March 1876: in the attic of a Boston boarding house, two young scientists were working at top speed. One was a Scottish-born teacher of the deaf, Alexander Graham Bell; the other was an American, Thomas A. Watson. Following Bell’s instructions Watson had constructed the first crude telephone, but the results were disappointing. Sounds came over the wire, but no intelligible words.
The men were constructing a new transmitter, in which a diaphragm of thin cow’s membrane was attached to a wire carrying an electric current, which in turn was dipped in diluted sulfuric acid. To test the device, they installed a line connecting the front and back rooms. Watson went to the front room, took up his post at the receiver. In his excitement, Bell in the back room drenched his clothes with acid spilled from a battery. He called into the transmitter, “Mr. Watson, come here; I want you.” Trembling with jubilation, Watson rushed to the back room crying, “I heard you! I heard you!” At that point Bell forgot all about his ruined clothing.
(VIDEO: Best Inventions of 2010)
That scene is one of science’s great eureka moments. Yet its very fame, and the impact and ubiquity of the telephone, has overshadowed the breadth and depth of the career of Bell, one of science’s great modern Renaissance men. Only 29 when he uttered his famous plea to Watson, Bell went on to explore a host of new frontiers and perfect a dazzling array of new devices, including the first metal detector and an improved phonograph, the graphophone. (Both Bell’s mother and his wife were deaf, and he was a lifelong student of hearing and acoustics.)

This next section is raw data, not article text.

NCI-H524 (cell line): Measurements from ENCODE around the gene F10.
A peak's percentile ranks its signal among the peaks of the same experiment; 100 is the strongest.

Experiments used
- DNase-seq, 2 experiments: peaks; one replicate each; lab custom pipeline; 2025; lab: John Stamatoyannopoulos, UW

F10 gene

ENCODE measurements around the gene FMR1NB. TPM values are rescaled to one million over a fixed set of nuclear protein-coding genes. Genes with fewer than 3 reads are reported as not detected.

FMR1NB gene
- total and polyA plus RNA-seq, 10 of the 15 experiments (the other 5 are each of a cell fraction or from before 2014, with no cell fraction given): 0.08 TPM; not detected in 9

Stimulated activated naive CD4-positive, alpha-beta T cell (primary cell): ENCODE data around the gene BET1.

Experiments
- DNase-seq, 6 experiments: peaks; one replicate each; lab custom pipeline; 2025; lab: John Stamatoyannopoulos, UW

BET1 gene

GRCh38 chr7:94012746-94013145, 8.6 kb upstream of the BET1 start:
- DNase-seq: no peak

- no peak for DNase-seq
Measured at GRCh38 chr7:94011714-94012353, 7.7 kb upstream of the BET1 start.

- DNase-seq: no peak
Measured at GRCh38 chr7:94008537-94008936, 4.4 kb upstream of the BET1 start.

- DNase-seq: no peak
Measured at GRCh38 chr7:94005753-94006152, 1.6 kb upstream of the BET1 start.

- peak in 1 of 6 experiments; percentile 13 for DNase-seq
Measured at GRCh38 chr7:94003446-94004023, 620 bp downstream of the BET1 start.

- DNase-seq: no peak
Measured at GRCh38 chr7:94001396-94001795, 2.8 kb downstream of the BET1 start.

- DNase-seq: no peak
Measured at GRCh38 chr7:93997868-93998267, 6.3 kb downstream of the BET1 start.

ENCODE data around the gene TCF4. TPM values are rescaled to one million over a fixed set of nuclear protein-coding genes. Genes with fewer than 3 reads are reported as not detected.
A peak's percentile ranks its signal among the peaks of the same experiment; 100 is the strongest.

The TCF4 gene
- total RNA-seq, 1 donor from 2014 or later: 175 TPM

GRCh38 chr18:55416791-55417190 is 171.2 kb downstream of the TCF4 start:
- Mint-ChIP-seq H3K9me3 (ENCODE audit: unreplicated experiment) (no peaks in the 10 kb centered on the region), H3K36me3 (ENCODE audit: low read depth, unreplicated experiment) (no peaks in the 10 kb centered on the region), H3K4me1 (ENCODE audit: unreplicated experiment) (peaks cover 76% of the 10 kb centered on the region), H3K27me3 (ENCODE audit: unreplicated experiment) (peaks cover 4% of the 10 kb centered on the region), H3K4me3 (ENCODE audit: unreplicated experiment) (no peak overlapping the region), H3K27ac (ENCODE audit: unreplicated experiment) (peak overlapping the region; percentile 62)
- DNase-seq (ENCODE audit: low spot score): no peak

Bell was a pioneer of magnetic recording, hydrofoil watercraft and airplane design. He helped fund the start-up of Science magazine and helped found the National Geographic Society, becoming its second president. He even explored genetics at his estate in Nova Scotia, working for 30 years to breed female sheep with more nipples than the standard two, thus increasing their fecundity. He was, after all, well versed in the power of fecundity.
This entry is excerpted from the new TIME book The 100 Most Influential People of All Time, which profiles spiritual icons, leaders, explorers, visionaries and cultural titans throughout human history. Available wherever books are sold and at time.com/100peoplebook
Next Thomas Edison